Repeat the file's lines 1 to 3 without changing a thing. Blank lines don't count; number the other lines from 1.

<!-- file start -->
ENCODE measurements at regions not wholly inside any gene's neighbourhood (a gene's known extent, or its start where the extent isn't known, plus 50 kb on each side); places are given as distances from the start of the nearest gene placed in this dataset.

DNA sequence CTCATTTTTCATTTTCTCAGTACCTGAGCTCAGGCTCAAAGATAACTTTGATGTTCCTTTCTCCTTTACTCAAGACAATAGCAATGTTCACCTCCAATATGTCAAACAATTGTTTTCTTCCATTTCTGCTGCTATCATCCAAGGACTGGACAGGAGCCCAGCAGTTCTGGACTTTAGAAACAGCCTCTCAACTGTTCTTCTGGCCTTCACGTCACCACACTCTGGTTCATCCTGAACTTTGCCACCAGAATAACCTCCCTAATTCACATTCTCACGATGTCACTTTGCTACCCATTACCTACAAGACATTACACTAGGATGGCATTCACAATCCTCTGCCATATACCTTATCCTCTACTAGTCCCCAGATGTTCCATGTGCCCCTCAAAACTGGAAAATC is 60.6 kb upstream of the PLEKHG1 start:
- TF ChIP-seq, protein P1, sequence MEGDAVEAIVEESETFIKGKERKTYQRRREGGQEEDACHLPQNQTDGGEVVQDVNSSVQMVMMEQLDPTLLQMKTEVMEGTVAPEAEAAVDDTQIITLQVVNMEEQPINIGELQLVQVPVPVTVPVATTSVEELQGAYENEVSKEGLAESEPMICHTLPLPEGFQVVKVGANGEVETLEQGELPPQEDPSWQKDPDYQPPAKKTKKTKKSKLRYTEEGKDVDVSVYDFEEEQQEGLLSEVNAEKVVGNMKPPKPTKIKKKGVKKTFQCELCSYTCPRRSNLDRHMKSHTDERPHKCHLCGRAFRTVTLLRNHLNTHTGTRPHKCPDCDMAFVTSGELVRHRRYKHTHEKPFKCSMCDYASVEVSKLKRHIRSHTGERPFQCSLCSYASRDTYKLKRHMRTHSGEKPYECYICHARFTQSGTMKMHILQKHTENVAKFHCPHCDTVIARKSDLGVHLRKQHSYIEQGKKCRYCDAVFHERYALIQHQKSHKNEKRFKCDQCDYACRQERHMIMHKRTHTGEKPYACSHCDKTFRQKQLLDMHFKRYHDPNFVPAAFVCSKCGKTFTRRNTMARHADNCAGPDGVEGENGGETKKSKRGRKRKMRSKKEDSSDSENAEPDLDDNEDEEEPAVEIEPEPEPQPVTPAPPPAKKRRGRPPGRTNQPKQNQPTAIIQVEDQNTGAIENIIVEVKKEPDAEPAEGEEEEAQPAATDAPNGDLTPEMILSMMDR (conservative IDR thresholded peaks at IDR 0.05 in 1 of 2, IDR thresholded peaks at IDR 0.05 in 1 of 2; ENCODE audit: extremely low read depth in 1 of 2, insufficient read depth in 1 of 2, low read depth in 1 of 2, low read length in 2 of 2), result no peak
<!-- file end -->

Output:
ENCODE measurements at regions not wholly inside any gene's neighbourhood (a gene's known extent, or its start where the extent isn't known, plus 50 kb on each side); places are given as distances from the start of the nearest gene placed in this dataset.

DNA sequence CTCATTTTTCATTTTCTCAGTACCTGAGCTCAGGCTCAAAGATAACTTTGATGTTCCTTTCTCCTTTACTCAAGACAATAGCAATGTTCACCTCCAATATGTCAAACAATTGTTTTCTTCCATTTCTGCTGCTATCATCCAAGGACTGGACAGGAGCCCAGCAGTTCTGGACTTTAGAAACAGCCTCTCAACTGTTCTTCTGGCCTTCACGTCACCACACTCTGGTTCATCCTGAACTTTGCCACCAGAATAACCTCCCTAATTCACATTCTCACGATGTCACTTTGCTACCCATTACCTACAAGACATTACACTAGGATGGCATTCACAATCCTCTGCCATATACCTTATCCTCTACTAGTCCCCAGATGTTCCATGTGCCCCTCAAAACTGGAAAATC is 60.6 kb upstream of the PLEKHG1 start:
- TF ChIP-seq, protein P1, sequence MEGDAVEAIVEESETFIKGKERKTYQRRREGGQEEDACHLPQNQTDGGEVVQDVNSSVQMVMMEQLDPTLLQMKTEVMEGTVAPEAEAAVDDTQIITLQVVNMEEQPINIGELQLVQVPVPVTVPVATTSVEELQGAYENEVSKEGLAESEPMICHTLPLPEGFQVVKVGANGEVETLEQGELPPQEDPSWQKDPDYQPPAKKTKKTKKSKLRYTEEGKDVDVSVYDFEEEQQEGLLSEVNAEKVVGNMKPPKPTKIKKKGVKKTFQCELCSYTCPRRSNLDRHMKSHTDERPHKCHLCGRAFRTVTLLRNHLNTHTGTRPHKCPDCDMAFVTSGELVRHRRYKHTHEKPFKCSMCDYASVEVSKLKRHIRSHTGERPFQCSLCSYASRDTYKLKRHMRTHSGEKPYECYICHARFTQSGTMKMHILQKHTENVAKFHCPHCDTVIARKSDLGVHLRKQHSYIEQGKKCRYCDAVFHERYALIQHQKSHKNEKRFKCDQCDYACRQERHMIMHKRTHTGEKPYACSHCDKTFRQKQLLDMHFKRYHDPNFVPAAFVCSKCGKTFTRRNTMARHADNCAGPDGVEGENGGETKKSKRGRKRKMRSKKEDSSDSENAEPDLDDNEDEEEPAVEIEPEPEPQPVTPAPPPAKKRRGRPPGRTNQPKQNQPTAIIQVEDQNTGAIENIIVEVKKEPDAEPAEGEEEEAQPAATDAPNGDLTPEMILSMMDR (conservative IDR thresholded peaks at IDR 0.05 in 1 of 2, IDR thresholded peaks at IDR 0.05 in 1 of 2; ENCODE audit: extremely low read depth in 1 of 2, insufficient read depth in 1 of 2, low read depth in 1 of 2, low read length in 2 of 2), result no peak